During a presentation to the board, the Community Foundation cited better scholarship organization and freedom from paperwork and liability as some of the benefits of affiliation with their organization. Their function is to serve as a middleman between donors, schools, and charity recipients. Rather than approaching a school district to establish, for instance, a scholarship fund, the donor would approach the Foundation. He or she would have complete control over their money, stipulating exactly where it was intended to go, and what it was to be used for. (Many times it is for scholarship purposes; sometimes, however it is for new athletic equipment or uniforms, etc.) The Foundation then has a master list of scholarship money, and ensures that the districts are aware of what scholarships are available to their students, both those open only to Elk Lake students and those available to multiple districts. A universal scholarship application is used in all the participating districts, simplifying the application process. Money which is donated is invested, with the goal of a 10% return. Of this, 5% would go to the scholarship, 1% to administrative costs, and 4% would be left to grow and compensate for the effects of inflation. The Foundation is a non-profit organization which states that its only purpose is the keeping of the county's charitable money within the county. What they were asking of the board was a letter, granting them permission to use the name “The Elk Lake Foundation” so that donors could put money specifically earmarked for Elk Lake within it. The board decided to discuss this further before responding. More information on the Community Foundation, scholarship information, and some memorials can be found on-line at www.community-foundation.org.
Other money decisions were made in order to make easier the lives of Elk Lake and SCCTC staff. The board approved an increased raise in the wages of non-CDL drivers for the district. This was prompted by the planned increases of the minimum wage, scheduled to occur in January and again in July, which might result in these drivers being at or below the new level. It was proposed that the district make this change now, rather than having to deal with it in the middle of the year. One board member queried why such a raise should be made, if the normal raise (2 or 3% for these drivers) could still keep them at or above the new minimum wage. The answer was that many of these drivers had been loyal to the district for years, and if the minimum wage level goes up they should not be deprived of getting this new salary plus the raise which they would have normally earned anyway. In addition to this, the new minimum wage will raise the starting wage of new drivers. The district appreciates the current drivers' loyalty and work, especially when it can be hard to keep drivers due to the uncertainty and scarcity of hours which can accompany the job. The new raises were approved for the next two school years, to start in September of this year. A district employee who approached Dr. Bush was responsible for another staff related board decision, this one about tuition costs for children of staff. The board approved a 50% reduction of tuition for employees' children, both current and future. The parents will be responsible for transportation.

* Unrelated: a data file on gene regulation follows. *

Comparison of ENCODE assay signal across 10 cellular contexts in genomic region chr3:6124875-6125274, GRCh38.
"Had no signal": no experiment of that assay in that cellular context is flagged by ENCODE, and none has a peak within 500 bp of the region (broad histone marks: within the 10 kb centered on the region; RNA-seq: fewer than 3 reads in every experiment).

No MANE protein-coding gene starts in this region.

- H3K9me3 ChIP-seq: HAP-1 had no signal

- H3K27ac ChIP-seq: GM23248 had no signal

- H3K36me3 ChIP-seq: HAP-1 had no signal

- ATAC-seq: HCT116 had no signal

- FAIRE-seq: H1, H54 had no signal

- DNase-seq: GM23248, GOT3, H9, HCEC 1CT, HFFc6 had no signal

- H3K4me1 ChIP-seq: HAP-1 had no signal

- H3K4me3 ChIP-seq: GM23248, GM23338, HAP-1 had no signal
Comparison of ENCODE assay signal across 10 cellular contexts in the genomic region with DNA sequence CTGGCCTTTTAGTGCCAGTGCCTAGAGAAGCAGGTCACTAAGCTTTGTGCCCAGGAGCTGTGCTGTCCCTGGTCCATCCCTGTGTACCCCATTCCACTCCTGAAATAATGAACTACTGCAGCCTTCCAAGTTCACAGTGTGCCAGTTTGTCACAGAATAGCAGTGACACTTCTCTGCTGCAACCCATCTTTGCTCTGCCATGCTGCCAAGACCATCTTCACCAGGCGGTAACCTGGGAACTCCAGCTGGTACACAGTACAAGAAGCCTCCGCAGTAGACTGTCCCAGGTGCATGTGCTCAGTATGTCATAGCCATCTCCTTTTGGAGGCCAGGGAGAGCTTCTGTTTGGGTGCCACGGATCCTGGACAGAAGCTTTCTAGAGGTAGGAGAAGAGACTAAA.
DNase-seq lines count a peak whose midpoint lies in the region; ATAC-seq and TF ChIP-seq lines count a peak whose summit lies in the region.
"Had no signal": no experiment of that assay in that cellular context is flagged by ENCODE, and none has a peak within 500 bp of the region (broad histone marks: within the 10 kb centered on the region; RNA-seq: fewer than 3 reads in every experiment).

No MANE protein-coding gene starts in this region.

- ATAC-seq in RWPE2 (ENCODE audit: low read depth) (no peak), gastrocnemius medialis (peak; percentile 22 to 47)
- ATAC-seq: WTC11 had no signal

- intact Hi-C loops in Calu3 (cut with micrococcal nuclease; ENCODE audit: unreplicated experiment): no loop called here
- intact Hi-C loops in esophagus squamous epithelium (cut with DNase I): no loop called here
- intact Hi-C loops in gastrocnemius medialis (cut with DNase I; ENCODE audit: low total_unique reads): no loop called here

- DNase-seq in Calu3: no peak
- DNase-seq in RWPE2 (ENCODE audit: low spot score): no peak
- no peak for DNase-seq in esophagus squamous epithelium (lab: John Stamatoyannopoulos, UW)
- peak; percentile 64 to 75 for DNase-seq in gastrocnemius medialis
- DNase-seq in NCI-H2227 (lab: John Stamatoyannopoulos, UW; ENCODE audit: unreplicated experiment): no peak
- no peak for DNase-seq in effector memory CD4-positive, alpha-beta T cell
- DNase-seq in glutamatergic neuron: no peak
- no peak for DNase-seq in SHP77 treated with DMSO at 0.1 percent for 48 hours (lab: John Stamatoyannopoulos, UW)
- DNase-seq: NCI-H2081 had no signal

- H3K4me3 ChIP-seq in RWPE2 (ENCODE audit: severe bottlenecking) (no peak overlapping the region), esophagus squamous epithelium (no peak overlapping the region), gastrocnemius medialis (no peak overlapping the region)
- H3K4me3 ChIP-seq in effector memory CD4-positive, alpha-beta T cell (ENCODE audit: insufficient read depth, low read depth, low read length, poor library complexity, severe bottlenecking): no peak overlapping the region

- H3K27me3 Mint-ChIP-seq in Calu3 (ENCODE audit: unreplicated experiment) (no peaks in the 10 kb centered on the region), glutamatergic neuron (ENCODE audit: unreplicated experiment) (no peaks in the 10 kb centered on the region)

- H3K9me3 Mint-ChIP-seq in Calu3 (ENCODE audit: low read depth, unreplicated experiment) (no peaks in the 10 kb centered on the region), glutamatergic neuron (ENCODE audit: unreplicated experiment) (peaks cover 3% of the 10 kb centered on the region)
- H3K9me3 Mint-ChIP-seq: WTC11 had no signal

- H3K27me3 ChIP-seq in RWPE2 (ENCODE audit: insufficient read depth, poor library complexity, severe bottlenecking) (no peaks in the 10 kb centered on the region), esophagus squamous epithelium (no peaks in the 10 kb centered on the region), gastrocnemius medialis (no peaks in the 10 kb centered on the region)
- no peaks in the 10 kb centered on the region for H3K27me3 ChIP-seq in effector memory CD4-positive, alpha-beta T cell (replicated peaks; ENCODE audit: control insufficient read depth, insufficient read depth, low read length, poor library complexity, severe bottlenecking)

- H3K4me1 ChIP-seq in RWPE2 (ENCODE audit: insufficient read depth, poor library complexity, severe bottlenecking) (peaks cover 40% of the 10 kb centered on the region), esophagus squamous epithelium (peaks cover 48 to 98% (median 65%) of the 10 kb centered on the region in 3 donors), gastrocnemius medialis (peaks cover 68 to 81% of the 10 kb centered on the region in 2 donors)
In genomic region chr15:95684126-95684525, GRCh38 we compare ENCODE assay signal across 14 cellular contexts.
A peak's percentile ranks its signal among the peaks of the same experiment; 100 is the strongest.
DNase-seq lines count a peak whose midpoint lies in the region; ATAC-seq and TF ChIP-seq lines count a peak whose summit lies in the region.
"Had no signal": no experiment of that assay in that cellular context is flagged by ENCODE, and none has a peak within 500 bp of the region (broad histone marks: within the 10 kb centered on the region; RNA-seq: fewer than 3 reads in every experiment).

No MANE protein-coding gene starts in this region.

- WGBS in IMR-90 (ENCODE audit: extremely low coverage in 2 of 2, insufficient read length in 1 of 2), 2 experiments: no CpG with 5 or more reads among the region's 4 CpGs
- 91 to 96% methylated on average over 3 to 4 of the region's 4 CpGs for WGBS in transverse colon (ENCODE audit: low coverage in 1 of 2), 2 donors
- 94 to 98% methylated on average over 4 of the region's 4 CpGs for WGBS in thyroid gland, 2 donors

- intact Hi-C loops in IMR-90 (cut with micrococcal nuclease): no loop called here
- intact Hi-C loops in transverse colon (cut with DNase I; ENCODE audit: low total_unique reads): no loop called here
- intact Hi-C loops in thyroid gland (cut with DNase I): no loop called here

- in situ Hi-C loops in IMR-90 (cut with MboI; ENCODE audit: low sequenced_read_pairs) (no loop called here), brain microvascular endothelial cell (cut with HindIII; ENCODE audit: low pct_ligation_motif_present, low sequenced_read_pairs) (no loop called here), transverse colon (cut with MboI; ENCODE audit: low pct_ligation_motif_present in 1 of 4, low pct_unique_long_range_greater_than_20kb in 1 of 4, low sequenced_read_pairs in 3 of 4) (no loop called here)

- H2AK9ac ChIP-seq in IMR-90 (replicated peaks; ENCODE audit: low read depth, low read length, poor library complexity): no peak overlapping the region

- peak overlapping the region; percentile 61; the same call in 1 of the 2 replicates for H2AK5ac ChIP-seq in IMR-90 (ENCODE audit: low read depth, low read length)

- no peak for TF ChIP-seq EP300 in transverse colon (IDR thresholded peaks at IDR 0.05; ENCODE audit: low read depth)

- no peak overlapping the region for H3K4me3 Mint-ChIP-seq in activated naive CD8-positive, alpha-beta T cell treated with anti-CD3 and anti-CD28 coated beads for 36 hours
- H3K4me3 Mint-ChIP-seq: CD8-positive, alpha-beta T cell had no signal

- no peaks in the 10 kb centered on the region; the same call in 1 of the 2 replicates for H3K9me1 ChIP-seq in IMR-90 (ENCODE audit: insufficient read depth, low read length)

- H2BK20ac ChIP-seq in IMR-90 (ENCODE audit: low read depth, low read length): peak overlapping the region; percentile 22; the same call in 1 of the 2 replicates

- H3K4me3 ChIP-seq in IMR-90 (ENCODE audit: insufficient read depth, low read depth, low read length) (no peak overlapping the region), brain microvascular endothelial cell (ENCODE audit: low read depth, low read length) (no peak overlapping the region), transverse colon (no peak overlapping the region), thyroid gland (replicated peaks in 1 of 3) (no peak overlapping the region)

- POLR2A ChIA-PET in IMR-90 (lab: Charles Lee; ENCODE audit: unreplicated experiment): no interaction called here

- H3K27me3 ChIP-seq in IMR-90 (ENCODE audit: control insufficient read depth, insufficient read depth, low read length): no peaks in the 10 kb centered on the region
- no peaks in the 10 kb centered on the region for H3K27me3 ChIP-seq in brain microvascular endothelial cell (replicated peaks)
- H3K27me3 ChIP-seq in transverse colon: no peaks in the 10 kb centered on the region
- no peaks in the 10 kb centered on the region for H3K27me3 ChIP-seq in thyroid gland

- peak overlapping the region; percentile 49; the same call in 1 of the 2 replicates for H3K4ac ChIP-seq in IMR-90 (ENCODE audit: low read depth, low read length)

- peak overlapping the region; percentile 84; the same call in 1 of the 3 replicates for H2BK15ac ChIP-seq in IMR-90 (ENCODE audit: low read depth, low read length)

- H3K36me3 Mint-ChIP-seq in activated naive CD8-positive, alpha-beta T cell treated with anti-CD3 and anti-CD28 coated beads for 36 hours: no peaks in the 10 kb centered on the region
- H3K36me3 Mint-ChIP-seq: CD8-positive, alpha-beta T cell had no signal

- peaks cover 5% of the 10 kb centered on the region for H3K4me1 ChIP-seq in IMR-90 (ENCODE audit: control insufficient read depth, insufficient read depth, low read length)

Overall the district was declared, with positive reports of good things which have been accomplished or set in motion, ready for the opening of the school year. School repairs are on schedule. A new playground grant has been awarded. All roads save one are open for travel, and a detour is already worked out for that one. Athletics programs have begun. A parent spoke up in appreciation of the youth apprenticeship program, which her son participated in. The Youth Advocate Outreach Program will run again this year, with a crisis counselor working with at-risk students (as well as being available to all students). SCCTC was again given money by the United Way to help provide supplies and tools for students in need. There are hopes that the house project will be ready to go on the market in a month and the cosmetology project, while the facilities may not be open until next school year, is progressing. There is much to look forward to within the District.